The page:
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Sunburn Prevention in Young Children

Children younger than age 6 years should avoid direct sun exposure because their sensitive skin burns easily. It is essential for babies younger than 6 months to stay out of the sun because they should not wear sunscreen, except possibly in small amounts in areas, such as the face and back of the hands.

If you allow your child older than 6 months in the sun, do the following things to help prevent sunburn:1

Recommended Related to Children

Hereditary Hemorrhagic Telangiectasia

This information is provided as a resource and does not constitute an endorsement for any group. It is the responsibility of the reader to decide whether a group is appropriate for his/her needs. For evidence-based information on diseases, conditions, symptoms, treatment and wellness issues, continue searching this site.

Read the Hereditary Hemorrhagic Telangiectasia article > >

  • Keep children out of the strong midday sun (approximately 10 a.m. to 4 p.m.).
  • Have children wear hats with wide brims that shade the neck, ears, face, and scalp.
  • Have children wear sunglasses with UV protection.
  • Dress children in loose-fitting, tightly woven clothing that covers arms and legs.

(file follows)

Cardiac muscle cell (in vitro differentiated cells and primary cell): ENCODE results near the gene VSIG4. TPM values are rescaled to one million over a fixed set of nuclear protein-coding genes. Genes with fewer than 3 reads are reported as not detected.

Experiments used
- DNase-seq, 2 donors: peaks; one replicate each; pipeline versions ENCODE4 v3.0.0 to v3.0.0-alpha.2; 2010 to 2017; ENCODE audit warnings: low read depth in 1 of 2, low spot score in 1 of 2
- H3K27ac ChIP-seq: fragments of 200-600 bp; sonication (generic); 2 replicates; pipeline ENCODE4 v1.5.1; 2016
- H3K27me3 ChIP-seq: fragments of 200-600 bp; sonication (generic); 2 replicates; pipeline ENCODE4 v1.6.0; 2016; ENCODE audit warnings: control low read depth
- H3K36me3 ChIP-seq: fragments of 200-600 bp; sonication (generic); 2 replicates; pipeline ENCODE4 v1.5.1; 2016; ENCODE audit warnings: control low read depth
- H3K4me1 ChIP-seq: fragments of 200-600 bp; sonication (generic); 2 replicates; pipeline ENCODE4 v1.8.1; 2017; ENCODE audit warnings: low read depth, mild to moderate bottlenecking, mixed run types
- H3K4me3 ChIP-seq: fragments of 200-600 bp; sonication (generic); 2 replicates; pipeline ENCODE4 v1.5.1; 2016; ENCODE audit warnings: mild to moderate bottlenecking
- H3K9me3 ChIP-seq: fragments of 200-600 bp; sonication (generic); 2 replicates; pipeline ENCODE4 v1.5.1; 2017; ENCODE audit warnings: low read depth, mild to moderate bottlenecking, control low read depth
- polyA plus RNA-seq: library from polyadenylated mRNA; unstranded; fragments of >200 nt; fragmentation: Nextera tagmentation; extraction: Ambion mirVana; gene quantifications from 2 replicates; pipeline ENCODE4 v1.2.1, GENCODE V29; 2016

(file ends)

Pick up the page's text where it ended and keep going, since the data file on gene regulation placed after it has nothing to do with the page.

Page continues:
• Apply sunscreen that has a sun protection factor (SPF) of 15 or higher to protect babies' and children's very sensitive skin. Sunscreens that say "broad-spectrum" can protect the skin from ultraviolet A and B (UVA and UVB) rays. Apply the sunscreen at least 30 minutes before going in the sun. Reapply sunscreen every 2 to 3 hours or after sweating or swimming. Wearing a T-shirt while swimming will not protect your child from sunburn unless sunscreen has also been applied to the skin under the T-shirt.

In addition to preventing sunburn, sun protection helps prevent other health problems, such as skin damage and skin cancer. Most people accumulate the majority of their lifetime sun damage by 18 years of age.

Citations

  1. Centers for Disease Control and Prevention (2009). Protecting children from the sun. Available online: http://www.cdc.gov/cancer/skin/basic_info/children.htm.

By Healthwise Staff
Primary Medical Reviewer William H. Blahd, Jr., MD, FACEP - Emergency Medicine
Specialist Medical Reviewer H. Michael O'Connor, MD - Emergency Medicine
Last Revised September 1, 2011

WebMD Medical Reference from Healthwise

Last Updated: September 01, 2011
This information is not intended to replace the advice of a doctor. Healthwise disclaims any liability for the decisions you make based on this information.

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